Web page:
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Nearly 1,000 Canadian Armed Forces members denied COVID-19 vaccine exemptions

April 29, 2022
The Canadian Press

Members of the Helicopter Air Detachment onboard HMCS MONTREAL arm a torpedo on a CH-148 Cyclone helicopter during Operation REASSURANCE, in the Mediterranean Sea on March 26, 2022. Photo by: Corporal Braden Trudeau, Canadian Armed Forces
By Lee Berthiaume

The Canadian Armed Forces says over three-quarters of the more than 1,300 service members who applied for an exemption from the military’s COVID-19 vaccine requirement have had their requests denied.

Vice-chief of the defence staff Lt.-Gen. Frances Allen revealed the figure during testimony to a parliamentary committee this week, in which she also sidestepped questions about what will happen to those troops if the vaccine requirement is lifted.

Chief of the defence staff Gen. Wayne Eyre ordered all military personnel to be fully vaccinated by mid-October to protect the Canadian Armed Forces from COVID-19. The deadline was later extended to mid-December.

While most service members complied with the order, with the Defence Department reporting more than 98 per cent of Canadian troops had chosen to get vaccinated, hundreds of others did not.


Allen told the House of Commons defence committee that of the more than 1,300 Armed Forces members who applied an exemption from the requirement for medical or religious reasons, only 158 had their requests approved.

Of the remaining requests, Allen said 980 were denied while another 160 are still under review.

Only a handful have been forced out

Despite the large number of denials, only a handful of military personnel have been forced to hang up their uniforms to date.

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The Defence Department last week reported that 39 Armed Forces members have been involuntarily released since December, though another 206 are in the process of being forced out of the military.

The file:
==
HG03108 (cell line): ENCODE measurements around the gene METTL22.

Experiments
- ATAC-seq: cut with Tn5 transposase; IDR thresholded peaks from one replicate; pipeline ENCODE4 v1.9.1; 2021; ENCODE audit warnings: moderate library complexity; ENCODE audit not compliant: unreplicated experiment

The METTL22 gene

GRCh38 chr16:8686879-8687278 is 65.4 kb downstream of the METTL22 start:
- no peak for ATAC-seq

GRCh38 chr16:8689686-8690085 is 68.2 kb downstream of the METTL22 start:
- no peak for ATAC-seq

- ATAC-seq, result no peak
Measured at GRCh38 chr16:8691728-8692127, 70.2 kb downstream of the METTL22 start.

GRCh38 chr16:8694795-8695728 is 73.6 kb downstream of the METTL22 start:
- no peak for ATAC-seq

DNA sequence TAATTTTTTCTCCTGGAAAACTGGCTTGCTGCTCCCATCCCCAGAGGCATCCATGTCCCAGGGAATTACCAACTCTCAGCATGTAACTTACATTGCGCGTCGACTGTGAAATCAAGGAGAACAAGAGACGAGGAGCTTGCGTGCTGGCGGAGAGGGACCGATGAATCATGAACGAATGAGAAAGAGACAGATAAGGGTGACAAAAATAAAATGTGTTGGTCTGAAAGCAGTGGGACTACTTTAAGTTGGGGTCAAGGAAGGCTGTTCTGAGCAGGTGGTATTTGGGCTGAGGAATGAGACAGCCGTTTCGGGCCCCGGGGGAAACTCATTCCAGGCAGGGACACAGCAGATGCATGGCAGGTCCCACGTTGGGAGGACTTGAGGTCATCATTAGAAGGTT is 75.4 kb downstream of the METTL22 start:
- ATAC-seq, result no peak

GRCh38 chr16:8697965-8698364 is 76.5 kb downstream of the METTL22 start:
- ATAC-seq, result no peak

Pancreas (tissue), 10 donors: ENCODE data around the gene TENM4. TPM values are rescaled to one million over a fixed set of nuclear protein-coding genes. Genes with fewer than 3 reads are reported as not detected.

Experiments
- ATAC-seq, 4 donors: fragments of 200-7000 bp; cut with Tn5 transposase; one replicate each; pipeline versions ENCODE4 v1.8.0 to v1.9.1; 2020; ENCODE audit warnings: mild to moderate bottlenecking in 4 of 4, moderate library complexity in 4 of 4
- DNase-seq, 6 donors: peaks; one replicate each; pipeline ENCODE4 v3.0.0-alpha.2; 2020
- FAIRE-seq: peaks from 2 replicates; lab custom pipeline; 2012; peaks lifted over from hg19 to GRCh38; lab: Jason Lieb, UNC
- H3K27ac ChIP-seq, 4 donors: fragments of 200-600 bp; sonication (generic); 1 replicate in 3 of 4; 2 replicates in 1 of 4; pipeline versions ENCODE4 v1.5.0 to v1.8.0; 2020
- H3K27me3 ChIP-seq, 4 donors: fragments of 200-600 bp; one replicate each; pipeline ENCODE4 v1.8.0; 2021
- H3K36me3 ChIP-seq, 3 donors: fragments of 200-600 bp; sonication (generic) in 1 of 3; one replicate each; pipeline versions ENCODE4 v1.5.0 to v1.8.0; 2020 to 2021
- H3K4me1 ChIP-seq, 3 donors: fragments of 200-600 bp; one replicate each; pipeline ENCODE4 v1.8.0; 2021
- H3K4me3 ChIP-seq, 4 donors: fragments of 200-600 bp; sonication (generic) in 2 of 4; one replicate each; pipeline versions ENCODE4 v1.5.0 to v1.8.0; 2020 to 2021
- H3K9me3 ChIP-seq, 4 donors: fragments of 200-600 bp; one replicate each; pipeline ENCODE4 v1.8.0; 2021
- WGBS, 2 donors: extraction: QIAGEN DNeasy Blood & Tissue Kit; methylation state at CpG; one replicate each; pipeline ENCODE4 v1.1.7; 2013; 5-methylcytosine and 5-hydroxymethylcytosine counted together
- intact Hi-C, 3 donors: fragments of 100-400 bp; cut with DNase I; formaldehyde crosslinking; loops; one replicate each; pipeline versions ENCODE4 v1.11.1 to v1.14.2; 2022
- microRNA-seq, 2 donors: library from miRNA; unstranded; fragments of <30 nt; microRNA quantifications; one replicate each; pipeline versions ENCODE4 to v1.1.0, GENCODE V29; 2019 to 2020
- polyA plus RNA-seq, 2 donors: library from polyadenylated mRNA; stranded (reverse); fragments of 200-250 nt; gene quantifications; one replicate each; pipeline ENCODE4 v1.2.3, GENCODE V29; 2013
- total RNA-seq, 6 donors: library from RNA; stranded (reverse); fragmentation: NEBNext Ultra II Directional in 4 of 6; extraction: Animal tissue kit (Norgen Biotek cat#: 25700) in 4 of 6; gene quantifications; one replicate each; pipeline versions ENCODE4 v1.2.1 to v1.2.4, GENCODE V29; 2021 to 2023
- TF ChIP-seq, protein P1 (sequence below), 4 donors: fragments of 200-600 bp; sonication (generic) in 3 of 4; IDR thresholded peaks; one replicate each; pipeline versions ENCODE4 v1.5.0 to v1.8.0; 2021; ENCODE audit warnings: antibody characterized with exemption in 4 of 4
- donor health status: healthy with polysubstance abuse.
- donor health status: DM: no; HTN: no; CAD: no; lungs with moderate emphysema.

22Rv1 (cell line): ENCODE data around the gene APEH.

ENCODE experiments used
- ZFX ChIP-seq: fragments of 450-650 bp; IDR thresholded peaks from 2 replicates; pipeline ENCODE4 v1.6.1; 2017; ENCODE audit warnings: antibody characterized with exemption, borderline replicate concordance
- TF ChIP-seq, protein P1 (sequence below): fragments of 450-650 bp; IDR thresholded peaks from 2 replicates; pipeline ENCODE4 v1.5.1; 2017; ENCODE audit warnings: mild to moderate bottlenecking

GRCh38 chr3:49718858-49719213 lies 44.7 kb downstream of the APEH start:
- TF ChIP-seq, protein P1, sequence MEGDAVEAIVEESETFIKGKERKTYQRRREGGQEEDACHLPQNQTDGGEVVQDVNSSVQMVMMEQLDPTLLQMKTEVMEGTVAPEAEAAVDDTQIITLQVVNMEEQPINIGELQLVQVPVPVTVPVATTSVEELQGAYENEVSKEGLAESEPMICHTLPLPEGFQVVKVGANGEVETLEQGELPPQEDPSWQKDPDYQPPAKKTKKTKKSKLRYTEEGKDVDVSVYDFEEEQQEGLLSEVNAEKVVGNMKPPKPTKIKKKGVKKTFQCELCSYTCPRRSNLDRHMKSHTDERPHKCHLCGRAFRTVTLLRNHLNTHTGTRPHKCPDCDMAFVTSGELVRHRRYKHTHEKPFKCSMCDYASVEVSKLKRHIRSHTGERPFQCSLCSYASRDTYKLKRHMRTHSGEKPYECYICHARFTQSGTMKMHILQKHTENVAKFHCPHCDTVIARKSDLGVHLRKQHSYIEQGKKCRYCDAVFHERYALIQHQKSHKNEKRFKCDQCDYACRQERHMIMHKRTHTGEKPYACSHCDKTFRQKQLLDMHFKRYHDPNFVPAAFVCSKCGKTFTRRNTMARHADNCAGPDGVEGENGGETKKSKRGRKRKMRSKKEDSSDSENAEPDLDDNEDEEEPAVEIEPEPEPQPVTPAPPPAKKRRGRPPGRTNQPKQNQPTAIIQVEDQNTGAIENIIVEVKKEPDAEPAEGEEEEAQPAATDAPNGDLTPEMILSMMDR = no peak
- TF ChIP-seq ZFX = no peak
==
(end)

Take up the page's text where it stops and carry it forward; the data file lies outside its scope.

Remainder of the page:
Ninety-four full-time members had voluntarily hung up their uniforms rather than get vaccinated, the department added. The number of part-time reservists who have chosen to leave — or are in danger of being kicked out — wasn’t available.

Senior commanders have also provided numerous warnings, counselling sessions and other efforts to convince vaccine-resistant troops to change their minds and get their jabs.

1,000 warnings issued

The Defence Department said nearly 1,000 troops had been issued warnings since December, while formal reviews have been launched against 445 members who continue to defy the vaccination order after other remedial measures have been exhausted.

Allen revealed the figures as she was being grilled by Conservative committee members, who also asked what would happen to those troops forced out of uniform if or when the vaccine requirement is lifted.

“Vaccination is a requirement … for entry into the Canadian Armed Forces,” Allen said in response to a question from Conservative MP Ed Fast.

“That is the requirement at this time, unless they are unable to be vaccinated.”

Military officials also revealed that they are short about 7,500 recruits at the moment, exacerbating a growing shortage of Canadian military personnel at a time when the Armed Forces is being asked to respond to numerous crises at home and abroad.

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